|Abstract or Summary
- Sustainable management of the world’s forests is a key component for conserving biodiversity, soil and water resources, mitigating climate change, strengthening economies, and promoting sustainable communities and human well-being, now and in the future. While international cooperation is important, the actual policies and management actions that affect forest conditions and trends are decided at the national and local level, and are influenced by local community values and individual attitudes toward natural resource management. It is important to understand the breadth of ways that people value forests if we want to sustain those specific forest values (benefits, products, and amenities) over time. I compared values identified in forest policies to values identified by individuals from six demographic groups in Oregon.
The 2010 U.S. Census shows that Oregon is becoming more racially and ethnically diverse (U.S. Census Bureau 2011). The purpose of this research was to learn what forest values are most important to individuals from six demographic groups, are included in the policies and regulations that guide the management of Oregon’s forests, and in the international forest sustainability discussions.
I triangulated qualitative data from multiple sources: previous literature; forest policy document analysis; participant observation of state, national, and international policy discussions; and 14 purposive focus groups with individuals from six racial and ethnic groups in Oregon. Data were individual words and language segments that expressed forest values. Analyses were conducted based on the Montreal Process Criteria and Indicators of Sustainable Forest Management (MPCI), a subset of those indicators and metrics that comprise the Oregon Indicators of Sustainable Forest Management, and focus group transcripts.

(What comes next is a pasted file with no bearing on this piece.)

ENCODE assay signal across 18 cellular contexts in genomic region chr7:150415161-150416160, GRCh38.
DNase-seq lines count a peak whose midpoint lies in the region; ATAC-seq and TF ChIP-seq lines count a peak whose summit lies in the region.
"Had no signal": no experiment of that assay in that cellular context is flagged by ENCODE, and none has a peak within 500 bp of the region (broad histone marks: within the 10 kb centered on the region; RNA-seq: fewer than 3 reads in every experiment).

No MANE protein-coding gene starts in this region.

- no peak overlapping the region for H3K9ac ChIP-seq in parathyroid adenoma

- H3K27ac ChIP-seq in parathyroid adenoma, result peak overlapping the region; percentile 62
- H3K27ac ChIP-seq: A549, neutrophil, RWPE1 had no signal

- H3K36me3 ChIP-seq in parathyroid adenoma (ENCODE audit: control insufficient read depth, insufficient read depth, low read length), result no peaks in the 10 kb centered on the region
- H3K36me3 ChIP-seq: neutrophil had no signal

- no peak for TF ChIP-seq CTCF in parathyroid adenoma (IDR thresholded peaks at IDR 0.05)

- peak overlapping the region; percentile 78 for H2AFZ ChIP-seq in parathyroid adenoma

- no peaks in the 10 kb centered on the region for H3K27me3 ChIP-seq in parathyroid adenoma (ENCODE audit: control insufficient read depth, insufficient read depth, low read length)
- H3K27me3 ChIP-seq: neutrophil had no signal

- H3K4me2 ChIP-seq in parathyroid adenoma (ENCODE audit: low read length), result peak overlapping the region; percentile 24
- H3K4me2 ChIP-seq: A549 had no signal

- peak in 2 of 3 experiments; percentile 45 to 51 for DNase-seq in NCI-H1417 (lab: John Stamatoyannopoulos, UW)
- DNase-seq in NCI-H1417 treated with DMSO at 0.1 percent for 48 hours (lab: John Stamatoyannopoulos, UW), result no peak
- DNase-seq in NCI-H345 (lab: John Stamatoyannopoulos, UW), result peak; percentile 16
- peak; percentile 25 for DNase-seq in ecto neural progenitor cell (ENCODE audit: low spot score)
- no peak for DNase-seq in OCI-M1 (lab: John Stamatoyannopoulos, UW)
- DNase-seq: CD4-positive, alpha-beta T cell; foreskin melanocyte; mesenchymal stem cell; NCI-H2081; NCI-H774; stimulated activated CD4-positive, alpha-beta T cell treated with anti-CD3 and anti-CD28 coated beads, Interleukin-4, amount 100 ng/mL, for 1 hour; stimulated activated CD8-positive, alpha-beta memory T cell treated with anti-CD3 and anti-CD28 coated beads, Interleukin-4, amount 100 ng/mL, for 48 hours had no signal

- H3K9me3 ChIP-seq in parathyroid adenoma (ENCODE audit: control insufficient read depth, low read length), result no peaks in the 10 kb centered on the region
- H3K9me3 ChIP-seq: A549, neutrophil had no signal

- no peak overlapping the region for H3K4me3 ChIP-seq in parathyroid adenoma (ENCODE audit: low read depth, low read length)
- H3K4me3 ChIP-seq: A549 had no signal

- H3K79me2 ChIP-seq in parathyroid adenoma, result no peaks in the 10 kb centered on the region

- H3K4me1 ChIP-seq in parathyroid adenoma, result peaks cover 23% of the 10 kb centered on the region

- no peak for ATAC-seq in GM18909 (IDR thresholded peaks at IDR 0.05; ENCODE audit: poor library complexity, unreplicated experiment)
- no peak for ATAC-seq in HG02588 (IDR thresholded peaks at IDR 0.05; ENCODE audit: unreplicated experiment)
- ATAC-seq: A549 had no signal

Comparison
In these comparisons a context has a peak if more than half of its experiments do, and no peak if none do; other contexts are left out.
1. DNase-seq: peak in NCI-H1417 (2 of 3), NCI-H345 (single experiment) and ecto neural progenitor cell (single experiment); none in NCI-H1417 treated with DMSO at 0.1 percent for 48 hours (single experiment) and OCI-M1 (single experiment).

The most common forest values expressed in the focus groups and previous national and state surveys that are currently included in the Oregon Indicators, Oregon forest policy documents and the MPCI are recreation, clean water, wood products, and economic values, including jobs, income, and revenues for public services. However, the current Oregon forest policies and indicator metrics do not include some forest values expressed in the focus groups and surveys: spiritual values, cultural heritage values, natural forest appearance, and protection of diverse native understory plants for wildlife habitat and cultural uses. The revised set of MPCI used in the 2010 and 2011 national reports includes indicators and metrics for understory plant and animal species diversity, as well as the new indicator 44 "the importance of forests to people" which is intended to capture these important spiritual and cultural values. I recommend revised Oregon Indicators, metrics, and forest policies to measure current conditions and trends of these values in Oregon's forests.